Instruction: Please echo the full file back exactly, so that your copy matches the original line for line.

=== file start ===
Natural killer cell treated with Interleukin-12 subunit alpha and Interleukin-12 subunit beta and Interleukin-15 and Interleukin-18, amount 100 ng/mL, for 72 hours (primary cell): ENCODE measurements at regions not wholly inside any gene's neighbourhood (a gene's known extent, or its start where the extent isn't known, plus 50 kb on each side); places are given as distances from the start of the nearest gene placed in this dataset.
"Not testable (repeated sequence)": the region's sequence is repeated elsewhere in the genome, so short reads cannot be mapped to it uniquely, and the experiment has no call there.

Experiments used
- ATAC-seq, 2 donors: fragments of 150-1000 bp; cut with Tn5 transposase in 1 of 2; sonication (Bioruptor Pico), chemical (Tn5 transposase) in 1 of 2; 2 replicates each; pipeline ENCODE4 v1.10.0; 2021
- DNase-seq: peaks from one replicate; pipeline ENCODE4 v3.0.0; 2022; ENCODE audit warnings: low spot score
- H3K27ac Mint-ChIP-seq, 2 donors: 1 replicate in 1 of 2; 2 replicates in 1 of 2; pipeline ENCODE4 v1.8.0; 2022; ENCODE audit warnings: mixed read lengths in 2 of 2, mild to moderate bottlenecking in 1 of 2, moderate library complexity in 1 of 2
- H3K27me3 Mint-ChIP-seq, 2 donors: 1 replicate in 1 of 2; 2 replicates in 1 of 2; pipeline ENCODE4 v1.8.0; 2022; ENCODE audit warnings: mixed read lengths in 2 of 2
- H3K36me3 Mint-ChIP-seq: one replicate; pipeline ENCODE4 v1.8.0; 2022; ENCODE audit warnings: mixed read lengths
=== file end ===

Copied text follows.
Natural killer cell treated with Interleukin-12 subunit alpha and Interleukin-12 subunit beta and Interleukin-15 and Interleukin-18, amount 100 ng/mL, for 72 hours (primary cell): ENCODE measurements at regions not wholly inside any gene's neighbourhood (a gene's known extent, or its start where the extent isn't known, plus 50 kb on each side); places are given as distances from the start of the nearest gene placed in this dataset.
"Not testable (repeated sequence)": the region's sequence is repeated elsewhere in the genome, so short reads cannot be mapped to it uniquely, and the experiment has no call there.

Experiments used
- ATAC-seq, 2 donors: fragments of 150-1000 bp; cut with Tn5 transposase in 1 of 2; sonication (Bioruptor Pico), chemical (Tn5 transposase) in 1 of 2; 2 replicates each; pipeline ENCODE4 v1.10.0; 2021
- DNase-seq: peaks from one replicate; pipeline ENCODE4 v3.0.0; 2022; ENCODE audit warnings: low spot score
- H3K27ac Mint-ChIP-seq, 2 donors: 1 replicate in 1 of 2; 2 replicates in 1 of 2; pipeline ENCODE4 v1.8.0; 2022; ENCODE audit warnings: mixed read lengths in 2 of 2, mild to moderate bottlenecking in 1 of 2, moderate library complexity in 1 of 2
- H3K27me3 Mint-ChIP-seq, 2 donors: 1 replicate in 1 of 2; 2 replicates in 1 of 2; pipeline ENCODE4 v1.8.0; 2022; ENCODE audit warnings: mixed read lengths in 2 of 2
- H3K36me3 Mint-ChIP-seq: one replicate; pipeline ENCODE4 v1.8.0; 2022; ENCODE audit warnings: mixed read lengths